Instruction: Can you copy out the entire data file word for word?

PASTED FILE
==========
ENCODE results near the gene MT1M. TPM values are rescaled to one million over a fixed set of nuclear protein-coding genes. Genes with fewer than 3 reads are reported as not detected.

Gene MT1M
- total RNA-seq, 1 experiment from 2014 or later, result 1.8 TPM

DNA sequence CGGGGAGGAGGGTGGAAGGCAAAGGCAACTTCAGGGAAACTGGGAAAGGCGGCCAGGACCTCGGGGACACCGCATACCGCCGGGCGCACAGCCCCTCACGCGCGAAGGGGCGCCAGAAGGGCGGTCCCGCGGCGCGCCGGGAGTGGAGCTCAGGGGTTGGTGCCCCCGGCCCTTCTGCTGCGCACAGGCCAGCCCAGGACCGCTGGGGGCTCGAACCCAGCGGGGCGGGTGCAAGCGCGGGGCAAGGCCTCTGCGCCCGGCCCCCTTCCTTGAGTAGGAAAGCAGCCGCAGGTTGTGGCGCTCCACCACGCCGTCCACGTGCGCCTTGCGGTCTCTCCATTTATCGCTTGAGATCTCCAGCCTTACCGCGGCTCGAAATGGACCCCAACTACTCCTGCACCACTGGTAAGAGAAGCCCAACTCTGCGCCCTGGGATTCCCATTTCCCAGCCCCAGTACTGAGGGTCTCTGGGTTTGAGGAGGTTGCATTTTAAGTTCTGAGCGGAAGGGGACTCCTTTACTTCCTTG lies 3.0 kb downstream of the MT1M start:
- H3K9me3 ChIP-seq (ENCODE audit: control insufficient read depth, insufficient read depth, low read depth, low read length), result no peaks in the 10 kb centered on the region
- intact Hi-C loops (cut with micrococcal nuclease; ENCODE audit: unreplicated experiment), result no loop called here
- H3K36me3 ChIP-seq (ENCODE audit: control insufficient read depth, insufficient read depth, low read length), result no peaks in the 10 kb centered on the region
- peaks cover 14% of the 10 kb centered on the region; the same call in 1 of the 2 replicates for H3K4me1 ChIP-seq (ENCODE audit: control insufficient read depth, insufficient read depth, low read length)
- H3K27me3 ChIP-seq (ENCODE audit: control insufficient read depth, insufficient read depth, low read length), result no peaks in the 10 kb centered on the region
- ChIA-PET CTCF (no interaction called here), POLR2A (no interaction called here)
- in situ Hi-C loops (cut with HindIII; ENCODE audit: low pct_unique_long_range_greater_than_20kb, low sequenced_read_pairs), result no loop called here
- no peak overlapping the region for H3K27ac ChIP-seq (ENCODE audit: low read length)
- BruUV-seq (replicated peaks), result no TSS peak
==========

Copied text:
ENCODE results near the gene MT1M. TPM values are rescaled to one million over a fixed set of nuclear protein-coding genes. Genes with fewer than 3 reads are reported as not detected.

Gene MT1M
- total RNA-seq, 1 experiment from 2014 or later, result 1.8 TPM

DNA sequence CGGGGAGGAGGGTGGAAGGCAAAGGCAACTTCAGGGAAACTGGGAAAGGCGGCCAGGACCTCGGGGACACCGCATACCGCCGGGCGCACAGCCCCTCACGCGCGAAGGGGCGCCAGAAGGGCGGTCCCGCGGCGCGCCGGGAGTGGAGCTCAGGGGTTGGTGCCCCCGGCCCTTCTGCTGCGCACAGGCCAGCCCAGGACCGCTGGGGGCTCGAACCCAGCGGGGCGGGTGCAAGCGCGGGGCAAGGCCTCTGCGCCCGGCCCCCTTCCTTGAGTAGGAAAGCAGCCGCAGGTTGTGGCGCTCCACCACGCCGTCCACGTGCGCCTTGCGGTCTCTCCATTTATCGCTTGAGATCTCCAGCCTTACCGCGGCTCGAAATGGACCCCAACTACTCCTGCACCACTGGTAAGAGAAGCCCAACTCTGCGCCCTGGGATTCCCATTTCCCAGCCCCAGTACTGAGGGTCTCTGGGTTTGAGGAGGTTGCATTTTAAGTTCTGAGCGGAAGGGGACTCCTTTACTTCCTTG lies 3.0 kb downstream of the MT1M start:
- H3K9me3 ChIP-seq (ENCODE audit: control insufficient read depth, insufficient read depth, low read depth, low read length), result no peaks in the 10 kb centered on the region
- intact Hi-C loops (cut with micrococcal nuclease; ENCODE audit: unreplicated experiment), result no loop called here
- H3K36me3 ChIP-seq (ENCODE audit: control insufficient read depth, insufficient read depth, low read length), result no peaks in the 10 kb centered on the region
- peaks cover 14% of the 10 kb centered on the region; the same call in 1 of the 2 replicates for H3K4me1 ChIP-seq (ENCODE audit: control insufficient read depth, insufficient read depth, low read length)
- H3K27me3 ChIP-seq (ENCODE audit: control insufficient read depth, insufficient read depth, low read length), result no peaks in the 10 kb centered on the region
- ChIA-PET CTCF (no interaction called here), POLR2A (no interaction called here)
- in situ Hi-C loops (cut with HindIII; ENCODE audit: low pct_unique_long_range_greater_than_20kb, low sequenced_read_pairs), result no loop called here
- no peak overlapping the region for H3K27ac ChIP-seq (ENCODE audit: low read length)
- BruUV-seq (replicated peaks), result no TSS peak